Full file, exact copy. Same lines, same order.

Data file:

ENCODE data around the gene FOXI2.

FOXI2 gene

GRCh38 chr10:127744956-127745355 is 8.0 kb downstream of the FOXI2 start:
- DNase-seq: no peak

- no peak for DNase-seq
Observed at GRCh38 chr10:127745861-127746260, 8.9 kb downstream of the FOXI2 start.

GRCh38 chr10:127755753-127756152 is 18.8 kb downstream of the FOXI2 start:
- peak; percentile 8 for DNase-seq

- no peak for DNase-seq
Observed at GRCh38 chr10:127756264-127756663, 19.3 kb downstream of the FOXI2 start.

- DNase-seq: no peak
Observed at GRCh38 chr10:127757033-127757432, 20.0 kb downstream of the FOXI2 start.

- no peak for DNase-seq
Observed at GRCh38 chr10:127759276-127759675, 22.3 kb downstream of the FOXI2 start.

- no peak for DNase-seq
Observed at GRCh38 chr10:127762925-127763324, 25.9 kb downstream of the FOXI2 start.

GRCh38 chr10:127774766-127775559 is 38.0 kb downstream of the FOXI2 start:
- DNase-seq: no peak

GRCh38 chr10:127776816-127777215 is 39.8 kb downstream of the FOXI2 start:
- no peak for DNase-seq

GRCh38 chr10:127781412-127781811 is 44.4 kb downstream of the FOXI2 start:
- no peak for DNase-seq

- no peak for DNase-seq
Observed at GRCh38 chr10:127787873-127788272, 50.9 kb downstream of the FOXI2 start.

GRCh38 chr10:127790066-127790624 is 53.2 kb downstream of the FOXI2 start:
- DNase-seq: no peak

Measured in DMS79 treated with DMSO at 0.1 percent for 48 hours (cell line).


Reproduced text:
ENCODE data around the gene FOXI2.

FOXI2 gene

GRCh38 chr10:127744956-127745355 is 8.0 kb downstream of the FOXI2 start:
- DNase-seq: no peak

- no peak for DNase-seq
Observed at GRCh38 chr10:127745861-127746260, 8.9 kb downstream of the FOXI2 start.

GRCh38 chr10:127755753-127756152 is 18.8 kb downstream of the FOXI2 start:
- peak; percentile 8 for DNase-seq

- no peak for DNase-seq
Observed at GRCh38 chr10:127756264-127756663, 19.3 kb downstream of the FOXI2 start.

- DNase-seq: no peak
Observed at GRCh38 chr10:127757033-127757432, 20.0 kb downstream of the FOXI2 start.

- no peak for DNase-seq
Observed at GRCh38 chr10:127759276-127759675, 22.3 kb downstream of the FOXI2 start.

- no peak for DNase-seq
Observed at GRCh38 chr10:127762925-127763324, 25.9 kb downstream of the FOXI2 start.

GRCh38 chr10:127774766-127775559 is 38.0 kb downstream of the FOXI2 start:
- DNase-seq: no peak

GRCh38 chr10:127776816-127777215 is 39.8 kb downstream of the FOXI2 start:
- no peak for DNase-seq

GRCh38 chr10:127781412-127781811 is 44.4 kb downstream of the FOXI2 start:
- no peak for DNase-seq

- no peak for DNase-seq
Observed at GRCh38 chr10:127787873-127788272, 50.9 kb downstream of the FOXI2 start.

GRCh38 chr10:127790066-127790624 is 53.2 kb downstream of the FOXI2 start:
- DNase-seq: no peak

Measured in DMS79 treated with DMSO at 0.1 percent for 48 hours (cell line).